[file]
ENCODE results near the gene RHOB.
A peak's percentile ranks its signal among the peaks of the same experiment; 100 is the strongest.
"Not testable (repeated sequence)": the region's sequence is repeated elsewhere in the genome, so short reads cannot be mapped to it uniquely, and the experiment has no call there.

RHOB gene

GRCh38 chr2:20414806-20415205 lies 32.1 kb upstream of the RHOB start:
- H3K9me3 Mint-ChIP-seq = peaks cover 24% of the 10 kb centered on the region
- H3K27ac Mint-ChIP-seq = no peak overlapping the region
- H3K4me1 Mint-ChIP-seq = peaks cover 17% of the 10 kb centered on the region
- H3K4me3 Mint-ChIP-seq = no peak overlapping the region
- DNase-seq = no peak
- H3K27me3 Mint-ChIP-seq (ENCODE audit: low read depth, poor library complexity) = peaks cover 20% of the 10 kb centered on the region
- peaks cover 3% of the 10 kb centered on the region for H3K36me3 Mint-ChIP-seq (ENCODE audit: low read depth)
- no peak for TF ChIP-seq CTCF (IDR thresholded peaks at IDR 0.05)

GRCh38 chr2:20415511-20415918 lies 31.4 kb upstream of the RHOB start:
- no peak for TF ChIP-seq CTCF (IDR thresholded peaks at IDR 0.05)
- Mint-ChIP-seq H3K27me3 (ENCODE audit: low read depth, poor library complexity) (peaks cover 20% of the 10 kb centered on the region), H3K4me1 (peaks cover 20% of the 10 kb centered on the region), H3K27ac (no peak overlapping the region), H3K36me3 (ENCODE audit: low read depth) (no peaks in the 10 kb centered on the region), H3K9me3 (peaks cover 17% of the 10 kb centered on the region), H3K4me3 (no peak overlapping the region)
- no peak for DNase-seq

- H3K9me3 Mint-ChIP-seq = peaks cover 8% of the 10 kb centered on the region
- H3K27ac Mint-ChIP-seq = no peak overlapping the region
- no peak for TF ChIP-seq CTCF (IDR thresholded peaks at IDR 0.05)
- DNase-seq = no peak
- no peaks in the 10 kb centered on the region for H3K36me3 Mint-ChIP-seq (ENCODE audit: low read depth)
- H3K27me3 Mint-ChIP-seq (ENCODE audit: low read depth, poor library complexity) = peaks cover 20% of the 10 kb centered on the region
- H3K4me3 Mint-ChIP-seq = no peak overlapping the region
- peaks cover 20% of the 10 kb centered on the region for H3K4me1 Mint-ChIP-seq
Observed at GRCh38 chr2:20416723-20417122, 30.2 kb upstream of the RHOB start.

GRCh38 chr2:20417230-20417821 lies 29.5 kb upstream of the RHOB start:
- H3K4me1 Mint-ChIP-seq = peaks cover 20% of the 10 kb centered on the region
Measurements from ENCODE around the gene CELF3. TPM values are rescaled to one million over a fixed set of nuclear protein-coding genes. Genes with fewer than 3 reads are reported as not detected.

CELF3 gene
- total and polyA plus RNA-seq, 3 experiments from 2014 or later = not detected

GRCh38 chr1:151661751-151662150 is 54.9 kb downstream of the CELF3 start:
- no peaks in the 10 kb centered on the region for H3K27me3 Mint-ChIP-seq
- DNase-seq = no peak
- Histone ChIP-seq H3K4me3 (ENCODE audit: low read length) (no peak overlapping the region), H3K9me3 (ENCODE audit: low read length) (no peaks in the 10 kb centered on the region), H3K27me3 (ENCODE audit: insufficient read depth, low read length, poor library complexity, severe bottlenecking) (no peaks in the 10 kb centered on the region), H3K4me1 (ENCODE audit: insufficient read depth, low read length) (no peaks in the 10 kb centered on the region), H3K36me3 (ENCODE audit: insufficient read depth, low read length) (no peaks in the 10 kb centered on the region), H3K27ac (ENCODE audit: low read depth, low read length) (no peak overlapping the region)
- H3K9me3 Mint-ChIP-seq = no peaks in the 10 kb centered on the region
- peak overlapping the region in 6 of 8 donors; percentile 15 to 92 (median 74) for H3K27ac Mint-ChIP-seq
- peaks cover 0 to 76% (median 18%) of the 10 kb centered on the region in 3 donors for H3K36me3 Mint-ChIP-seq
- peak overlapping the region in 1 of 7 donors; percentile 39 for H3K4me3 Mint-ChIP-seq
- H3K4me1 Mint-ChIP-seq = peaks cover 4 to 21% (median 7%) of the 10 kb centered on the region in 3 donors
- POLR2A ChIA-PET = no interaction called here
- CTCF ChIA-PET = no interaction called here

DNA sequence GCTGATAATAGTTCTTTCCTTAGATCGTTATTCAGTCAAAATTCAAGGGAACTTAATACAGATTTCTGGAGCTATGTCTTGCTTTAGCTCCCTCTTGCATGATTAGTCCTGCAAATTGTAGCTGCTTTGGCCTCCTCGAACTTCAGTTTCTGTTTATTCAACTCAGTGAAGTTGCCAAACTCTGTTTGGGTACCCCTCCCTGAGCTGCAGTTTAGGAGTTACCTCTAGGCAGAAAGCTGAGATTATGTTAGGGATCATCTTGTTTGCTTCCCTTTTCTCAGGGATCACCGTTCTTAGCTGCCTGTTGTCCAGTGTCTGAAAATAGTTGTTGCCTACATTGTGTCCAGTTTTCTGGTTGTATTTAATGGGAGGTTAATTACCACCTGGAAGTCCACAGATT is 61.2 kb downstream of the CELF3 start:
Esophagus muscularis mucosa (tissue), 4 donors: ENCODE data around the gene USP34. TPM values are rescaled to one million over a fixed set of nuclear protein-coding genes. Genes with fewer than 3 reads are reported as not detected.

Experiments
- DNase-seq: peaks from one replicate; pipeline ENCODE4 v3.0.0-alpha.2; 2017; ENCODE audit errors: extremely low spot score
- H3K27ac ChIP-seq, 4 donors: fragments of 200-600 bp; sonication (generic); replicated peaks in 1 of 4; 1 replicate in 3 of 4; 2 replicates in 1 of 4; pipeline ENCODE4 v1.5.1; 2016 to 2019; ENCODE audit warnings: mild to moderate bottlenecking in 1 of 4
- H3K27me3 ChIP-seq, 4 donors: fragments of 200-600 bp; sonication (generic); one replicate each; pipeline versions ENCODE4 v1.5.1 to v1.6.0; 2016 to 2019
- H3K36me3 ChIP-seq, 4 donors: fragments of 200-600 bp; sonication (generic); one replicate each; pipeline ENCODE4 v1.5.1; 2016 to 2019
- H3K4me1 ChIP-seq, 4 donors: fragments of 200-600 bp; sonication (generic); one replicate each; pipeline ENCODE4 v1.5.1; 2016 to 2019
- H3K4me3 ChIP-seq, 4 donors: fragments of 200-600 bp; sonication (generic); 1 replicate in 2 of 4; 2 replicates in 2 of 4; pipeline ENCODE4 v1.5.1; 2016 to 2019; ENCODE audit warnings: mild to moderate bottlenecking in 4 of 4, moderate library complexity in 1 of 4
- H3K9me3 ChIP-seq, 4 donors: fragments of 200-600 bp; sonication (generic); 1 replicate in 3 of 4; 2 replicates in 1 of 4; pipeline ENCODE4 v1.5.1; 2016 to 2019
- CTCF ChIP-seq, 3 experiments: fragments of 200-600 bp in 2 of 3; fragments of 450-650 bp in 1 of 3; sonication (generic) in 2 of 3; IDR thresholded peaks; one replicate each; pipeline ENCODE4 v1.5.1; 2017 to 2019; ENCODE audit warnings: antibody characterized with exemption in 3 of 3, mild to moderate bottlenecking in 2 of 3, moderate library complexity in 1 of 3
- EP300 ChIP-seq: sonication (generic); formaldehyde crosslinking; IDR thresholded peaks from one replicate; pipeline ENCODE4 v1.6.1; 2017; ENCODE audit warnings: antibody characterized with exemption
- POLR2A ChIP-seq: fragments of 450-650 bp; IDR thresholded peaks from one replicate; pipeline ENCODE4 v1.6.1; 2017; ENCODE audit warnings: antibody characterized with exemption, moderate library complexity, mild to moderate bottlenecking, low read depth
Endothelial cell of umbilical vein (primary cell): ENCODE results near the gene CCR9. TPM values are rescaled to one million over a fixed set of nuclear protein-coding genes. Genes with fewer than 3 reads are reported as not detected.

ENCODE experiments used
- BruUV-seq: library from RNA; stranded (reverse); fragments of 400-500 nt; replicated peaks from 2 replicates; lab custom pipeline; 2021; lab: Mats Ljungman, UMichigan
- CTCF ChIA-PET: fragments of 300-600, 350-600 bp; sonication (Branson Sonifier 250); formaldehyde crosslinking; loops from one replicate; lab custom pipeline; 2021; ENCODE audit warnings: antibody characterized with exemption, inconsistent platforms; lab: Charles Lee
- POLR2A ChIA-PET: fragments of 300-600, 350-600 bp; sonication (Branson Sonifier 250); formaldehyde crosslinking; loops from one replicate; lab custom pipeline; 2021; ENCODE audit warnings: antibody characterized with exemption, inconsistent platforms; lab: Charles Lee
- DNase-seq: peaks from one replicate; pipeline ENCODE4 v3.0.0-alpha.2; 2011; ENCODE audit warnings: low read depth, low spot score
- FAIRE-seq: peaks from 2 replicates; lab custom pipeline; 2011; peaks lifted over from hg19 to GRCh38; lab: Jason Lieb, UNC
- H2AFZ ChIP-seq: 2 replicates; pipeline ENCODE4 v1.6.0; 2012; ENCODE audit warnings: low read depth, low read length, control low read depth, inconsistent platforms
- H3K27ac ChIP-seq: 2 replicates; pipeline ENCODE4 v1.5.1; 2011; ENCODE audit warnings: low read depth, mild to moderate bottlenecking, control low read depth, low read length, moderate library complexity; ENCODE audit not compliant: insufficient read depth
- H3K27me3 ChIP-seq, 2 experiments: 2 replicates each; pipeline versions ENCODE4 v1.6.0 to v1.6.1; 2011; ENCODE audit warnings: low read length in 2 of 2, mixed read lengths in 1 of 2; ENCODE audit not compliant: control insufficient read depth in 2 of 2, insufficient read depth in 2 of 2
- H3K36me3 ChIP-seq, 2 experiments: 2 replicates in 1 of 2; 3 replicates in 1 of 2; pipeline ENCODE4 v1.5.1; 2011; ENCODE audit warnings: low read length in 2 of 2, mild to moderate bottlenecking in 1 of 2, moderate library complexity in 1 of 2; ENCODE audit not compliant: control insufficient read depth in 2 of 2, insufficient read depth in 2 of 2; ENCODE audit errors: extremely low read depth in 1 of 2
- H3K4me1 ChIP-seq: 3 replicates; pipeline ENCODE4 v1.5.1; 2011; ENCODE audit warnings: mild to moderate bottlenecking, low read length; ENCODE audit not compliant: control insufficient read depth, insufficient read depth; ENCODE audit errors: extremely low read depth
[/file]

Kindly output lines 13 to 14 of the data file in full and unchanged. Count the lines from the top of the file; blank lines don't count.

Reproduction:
- no peak for TF ChIP-seq CTCF (IDR thresholded peaks at IDR 0.05)

GRCh38 chr2:20415511-20415918 lies 31.4 kb upstream of the RHOB start: